8. Morning all, I am currently getting a rapid Covid test. The strep test was negative. That mostly explains the morning. On a lighter note the trees have begun changing color in full. Douglas
  9. Well said, from a youngster. I won’t go into much detail on my experiences as a youngster with those in such trades as I would bore you all, unless you wish to be bored.
  10. Afternoon all, Summary of the last few days. Cat blocked her GI tract, expensive surgery. Piping made for “Brunel.” Speech and Debate tournament tomorrow, I’m reading a prose. Humorous duet piece recorded today from memory. Fixed a teacher’s pocket watch. Oh and winter arrived properly. Douglas
  11. Hello all, This is my latest of to many projects. To scratchbuild myself an engine. A wee bit of context. This engine does have a thread elsewhere, but I don't think it really fit that area of the forum. So here we are, and you probably have a fair few questions. The project began in may of this year. Basically, this engine is made in the style of the early model engineers, the ones who built models for Stephenson and Gooch etc. It is built to a gauge of 2 inches, a scale now almost extinct in the modern world but very popular from 1890 to about 1917. It was originally going to be live steam, and indeed the boiler is still capable of boiling water but the steam generation to consumption equation was done wrong, so it ended up being electric. The drive train is very crude by modern standards, and is made form what I had. Meccano gears and motor. And surprisingly, it works extremely well. Not the quietest though. The engine has an interesting story. It started off as an LNWR style 4-4-0, but one day I got a burst of inspiration and decided to model a Paris Lyon & Med Railway "coupe vent" engine instead. These were the first ever streamlined engines, also called windcutters. But then I decided that, as the NER is my preferred railway, it should have been bought by the NER for testing purposes, much like the GWR did with their De Glehn compound. So it will be painted in NER livery The engine is constructed in the standard model engineering way pioneered by LBSC (Curley Lawrence), in that the frames are cut from 3mm steel with a hack saw and just about everything else is brass plate or sheet. The boiler barrel is copper though. The wheels will be very interesting. The bogie and tender wheels have yet to be designed, but I designed the driving wheels and am working with @AndyID to produce them. More to come on that soon. A few notes. Yes, it can move under its own power and will have batteries in the tender, but it can't run on rails yet. It is named "Brunel" after Isembard Kingdom Brunel. Here is a timeline in photos: The last one is of the engine as it stands today., and here's pic of its basis. It has been anglicized somewhat. credit Douglas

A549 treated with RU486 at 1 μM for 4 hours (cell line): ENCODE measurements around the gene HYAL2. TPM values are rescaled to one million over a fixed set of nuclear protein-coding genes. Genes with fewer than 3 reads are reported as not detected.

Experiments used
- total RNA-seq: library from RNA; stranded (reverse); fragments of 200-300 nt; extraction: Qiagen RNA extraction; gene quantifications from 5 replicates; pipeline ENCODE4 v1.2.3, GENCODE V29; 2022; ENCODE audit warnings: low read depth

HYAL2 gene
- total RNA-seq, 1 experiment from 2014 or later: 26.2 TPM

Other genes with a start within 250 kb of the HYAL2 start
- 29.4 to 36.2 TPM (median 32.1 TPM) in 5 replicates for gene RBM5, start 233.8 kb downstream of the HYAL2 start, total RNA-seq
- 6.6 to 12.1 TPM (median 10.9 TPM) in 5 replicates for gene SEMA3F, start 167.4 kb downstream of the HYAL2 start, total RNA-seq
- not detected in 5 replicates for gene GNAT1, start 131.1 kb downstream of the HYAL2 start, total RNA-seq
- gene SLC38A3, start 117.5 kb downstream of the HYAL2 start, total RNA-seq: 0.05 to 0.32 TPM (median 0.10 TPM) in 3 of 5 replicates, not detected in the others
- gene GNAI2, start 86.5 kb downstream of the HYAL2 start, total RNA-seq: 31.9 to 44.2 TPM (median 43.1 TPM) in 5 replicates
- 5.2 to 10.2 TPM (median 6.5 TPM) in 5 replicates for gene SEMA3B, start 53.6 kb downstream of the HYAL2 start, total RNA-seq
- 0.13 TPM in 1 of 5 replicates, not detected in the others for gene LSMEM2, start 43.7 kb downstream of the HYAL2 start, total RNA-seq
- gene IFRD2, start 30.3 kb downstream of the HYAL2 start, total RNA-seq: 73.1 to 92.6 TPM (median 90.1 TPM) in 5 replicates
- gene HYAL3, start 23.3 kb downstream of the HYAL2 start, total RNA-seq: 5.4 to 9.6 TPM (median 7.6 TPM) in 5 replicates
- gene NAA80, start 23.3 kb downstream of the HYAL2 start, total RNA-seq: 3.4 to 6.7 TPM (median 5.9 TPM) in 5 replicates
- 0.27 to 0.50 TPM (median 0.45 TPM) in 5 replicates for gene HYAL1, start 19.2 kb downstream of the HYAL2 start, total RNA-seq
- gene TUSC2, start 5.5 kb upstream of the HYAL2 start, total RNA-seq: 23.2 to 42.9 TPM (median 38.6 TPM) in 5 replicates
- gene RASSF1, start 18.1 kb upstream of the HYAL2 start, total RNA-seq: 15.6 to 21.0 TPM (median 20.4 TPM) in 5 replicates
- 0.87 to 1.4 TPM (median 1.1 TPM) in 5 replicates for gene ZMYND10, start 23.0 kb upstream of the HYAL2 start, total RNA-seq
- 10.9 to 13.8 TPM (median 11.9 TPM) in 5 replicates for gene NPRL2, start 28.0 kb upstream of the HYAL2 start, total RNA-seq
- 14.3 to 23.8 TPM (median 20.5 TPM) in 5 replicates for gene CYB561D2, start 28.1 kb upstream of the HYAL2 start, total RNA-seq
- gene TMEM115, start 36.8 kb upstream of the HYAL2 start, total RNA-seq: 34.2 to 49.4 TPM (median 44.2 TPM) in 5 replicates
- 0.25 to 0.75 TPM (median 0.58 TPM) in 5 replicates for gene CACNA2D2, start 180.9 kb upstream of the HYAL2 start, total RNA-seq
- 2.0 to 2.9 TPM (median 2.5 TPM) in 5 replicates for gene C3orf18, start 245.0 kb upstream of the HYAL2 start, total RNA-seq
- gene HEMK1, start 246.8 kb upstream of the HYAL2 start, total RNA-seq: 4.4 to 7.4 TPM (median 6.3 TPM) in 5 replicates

12. I think the real important question is will it be habitable for panniers?
  13. We have one of these, a 2006 Ford F-150, which we use to haul the kart. It has an 8 foot bed, but no crew cab so it’s under 20 feet in length. A great vehicle overall, reminds me of a Kirtley goods, even though I’ve never seen one. Douglas
  14. Looks very nice Mike, both wagon and bogie. Douglas